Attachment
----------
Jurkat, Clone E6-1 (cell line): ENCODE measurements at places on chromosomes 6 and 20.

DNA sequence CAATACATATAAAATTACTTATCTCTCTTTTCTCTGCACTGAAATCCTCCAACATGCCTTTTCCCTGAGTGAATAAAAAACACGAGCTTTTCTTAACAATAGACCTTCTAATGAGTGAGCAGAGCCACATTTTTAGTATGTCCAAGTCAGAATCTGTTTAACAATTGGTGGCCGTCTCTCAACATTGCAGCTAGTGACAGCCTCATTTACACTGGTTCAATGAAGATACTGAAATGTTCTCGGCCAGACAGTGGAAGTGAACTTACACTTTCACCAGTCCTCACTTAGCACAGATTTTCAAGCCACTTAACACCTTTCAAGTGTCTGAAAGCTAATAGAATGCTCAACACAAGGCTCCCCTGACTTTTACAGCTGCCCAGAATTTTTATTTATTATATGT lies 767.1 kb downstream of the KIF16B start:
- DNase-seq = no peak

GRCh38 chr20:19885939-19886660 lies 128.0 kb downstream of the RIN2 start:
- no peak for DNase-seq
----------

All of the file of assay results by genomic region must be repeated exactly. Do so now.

Jurkat, Clone E6-1 (cell line): ENCODE measurements at places on chromosomes 6 and 20.

DNA sequence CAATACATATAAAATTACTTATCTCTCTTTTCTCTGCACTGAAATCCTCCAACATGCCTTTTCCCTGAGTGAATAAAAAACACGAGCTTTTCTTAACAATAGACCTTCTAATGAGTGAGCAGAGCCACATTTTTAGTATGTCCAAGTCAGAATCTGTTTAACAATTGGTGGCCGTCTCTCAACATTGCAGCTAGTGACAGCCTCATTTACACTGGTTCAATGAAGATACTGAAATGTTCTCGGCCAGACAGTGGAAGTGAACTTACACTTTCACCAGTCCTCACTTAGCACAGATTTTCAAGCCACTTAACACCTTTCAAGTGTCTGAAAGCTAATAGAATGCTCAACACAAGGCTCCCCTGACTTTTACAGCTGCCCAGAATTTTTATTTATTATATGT lies 767.1 kb downstream of the KIF16B start:
- DNase-seq = no peak

GRCh38 chr20:19885939-19886660 lies 128.0 kb downstream of the RIN2 start:
- no peak for DNase-seq